The man credited with reworking the bill to allow only paid tours and free beer, Sen. Rick Jeffares, has received $6,900 from wholesalers since 2010, including $4,750 out of the $81,000 he raised for his unopposed re-election bid in 2014. The Republican from McDonough, south of Atlanta, did not respond to requests for comment.

Still, for the brewers it wasn’t a total loss. Palmer said they were pleased to get at least the compromise that allows them to sell tours.

Finding new territory

Wholesalers are now flexing political muscle not just to protect their current businesses, but to enter a new market: marijuana distribution.

Alcohol salesmen often see pot as a competitor vying for consumers’ dollars. And liquor industry advocates have bristled at pot activists’ assertions that marijuana is safer than alcohol.

But wholesalers in Nevada gave a combined $87,500 to a 2016 ballot measure campaign to legalize recreational marijuana there — about 13 percent of the amount raised through December, according to the most recent report available. The ballot initiative, if passed, would mandate that for the first 18 months of legal weed, only licensed alcohol distributors could distribute the drug, giving the alcohol wholesalers a head start in the pot distribution business.

Backers of the initiative consulted with alcohol distributors when they wrote the measure to avoid a fight. The 18-month window allows experienced distributors to help get the industry off the ground, according to campaign spokesman Joe Brezny.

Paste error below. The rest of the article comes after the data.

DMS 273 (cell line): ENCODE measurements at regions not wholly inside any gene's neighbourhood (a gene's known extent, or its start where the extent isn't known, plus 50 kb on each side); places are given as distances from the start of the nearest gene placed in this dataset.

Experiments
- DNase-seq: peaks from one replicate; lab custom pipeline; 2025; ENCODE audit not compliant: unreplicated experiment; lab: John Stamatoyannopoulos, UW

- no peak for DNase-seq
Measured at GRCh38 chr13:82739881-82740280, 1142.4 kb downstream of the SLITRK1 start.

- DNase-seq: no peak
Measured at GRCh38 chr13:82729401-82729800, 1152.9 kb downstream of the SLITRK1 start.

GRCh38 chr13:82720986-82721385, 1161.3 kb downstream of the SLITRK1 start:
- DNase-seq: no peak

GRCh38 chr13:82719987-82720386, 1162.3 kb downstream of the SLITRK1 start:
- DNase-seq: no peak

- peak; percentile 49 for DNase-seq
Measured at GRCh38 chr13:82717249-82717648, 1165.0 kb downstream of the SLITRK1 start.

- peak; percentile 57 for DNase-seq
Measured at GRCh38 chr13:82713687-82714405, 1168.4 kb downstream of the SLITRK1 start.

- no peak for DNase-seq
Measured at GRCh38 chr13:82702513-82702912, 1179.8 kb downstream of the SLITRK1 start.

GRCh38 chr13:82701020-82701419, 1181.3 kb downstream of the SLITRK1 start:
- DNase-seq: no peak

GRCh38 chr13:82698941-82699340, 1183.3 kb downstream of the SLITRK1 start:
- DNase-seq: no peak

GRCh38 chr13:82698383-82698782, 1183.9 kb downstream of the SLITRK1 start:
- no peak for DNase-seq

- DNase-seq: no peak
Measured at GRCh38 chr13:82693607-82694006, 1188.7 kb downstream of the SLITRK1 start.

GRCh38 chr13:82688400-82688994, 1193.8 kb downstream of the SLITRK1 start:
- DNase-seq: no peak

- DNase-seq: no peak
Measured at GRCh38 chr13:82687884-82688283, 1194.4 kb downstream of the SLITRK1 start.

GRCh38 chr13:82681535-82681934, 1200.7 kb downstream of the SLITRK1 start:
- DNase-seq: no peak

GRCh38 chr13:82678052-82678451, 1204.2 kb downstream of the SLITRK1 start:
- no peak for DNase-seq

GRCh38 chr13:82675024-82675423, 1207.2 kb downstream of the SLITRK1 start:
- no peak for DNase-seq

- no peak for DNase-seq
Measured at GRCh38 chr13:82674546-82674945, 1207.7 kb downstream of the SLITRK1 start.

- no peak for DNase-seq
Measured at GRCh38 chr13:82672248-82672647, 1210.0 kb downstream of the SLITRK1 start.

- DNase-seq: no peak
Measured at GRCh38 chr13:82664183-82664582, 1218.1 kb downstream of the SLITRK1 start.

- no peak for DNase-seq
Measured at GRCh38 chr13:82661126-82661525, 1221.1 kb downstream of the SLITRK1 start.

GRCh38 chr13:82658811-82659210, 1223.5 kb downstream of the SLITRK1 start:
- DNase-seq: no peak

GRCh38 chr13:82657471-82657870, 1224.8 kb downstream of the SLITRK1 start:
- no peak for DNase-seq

“Experience matters,” he said.

For those without political connections, access to new markets is proving more difficult. Back in Cincinnati, Rhinegeist Brewery gave up finding new turf on its own. Instead, it’s re-entering Kentucky through a wholesaler. It’s a move co-founder Goulding thinks will work out well for sales, but he’s still disappointed.

“It seems really strange that government can come and, something that was legal a few months ago, just take it away,” he said.

This story is from The Center for Public Integrity, a nonprofit, nonpartisan investigative media organization in Washington, D.C. Read more of its investigations on the influence of money in politics or follow it on Twitter.

TIME Food & Drink

Celebrate National Tequila Day With These 7 Cocktail Recipes

pepinos-revenge
Antonis Achilleos Pepino's Revenge

From juleps to margaritas

Tequila lovers, rejoice! Today is National Tequila Day and there’s no better way to celebrate than with a deliciously bright, boozy and refreshing beverage. Here are seven super summery tequila cocktails perfect for National Tequila Day:

1. Mint and Lime Tequila Refresher
Here’s a great way to use mint when it’s at its peak. It’s a simple mix of mint, lime juice, sugar, tequila and club soda.

2. Paloma Italiana
This variation on the Paloma is made with tequila and grapefruit soda.

3. Hibiscus-Tequila Cocktails
When Jacques Pépin was new to Playa del Carmen, local friends taught him how to turn the dried hibiscus flowers from the market into a tart and aromatic tea that’s popular in the Yucatán. To make a refreshing cocktail, he mixes the bright red tea with tequila, lime juice, jarabe (bottled sugar syrup) and a splash of hot sauce.

4. Cortez Julep
Use a bold tequila (such as 7 Leguas Blanco) for this nutty sherry-accented drink.

5. Watermelon-Tequila Cocktails
When watermelon is in abundance, this is a great way to use it. Bobby Flay purees seedless watermelon chunks, then strains the juice through a sieve and mixes it with silver tequila, sugar syrup, blueberries, mint and fresh lime juice.

6. Pepino’s Revenge
This refreshing drink boasts two super summery ingredients: cucumber and basil.

7. Mango Margarita
At the Casa Noble estate, bartender David Yan created this margarita to showcase the property’s own tequila. He coats the rim of the glass with citrusy Tajin-brand chile powder, but any powdered chile will give the drink a fun kick.

This article originally appeared on Food & Wine

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TIME food and drink

This Alcoholic Root Beer Might Be Your New Favorite Summer Drink

not your fathers root beer
Small Town Brewery

Classic root beer taste, with a bit of a buzz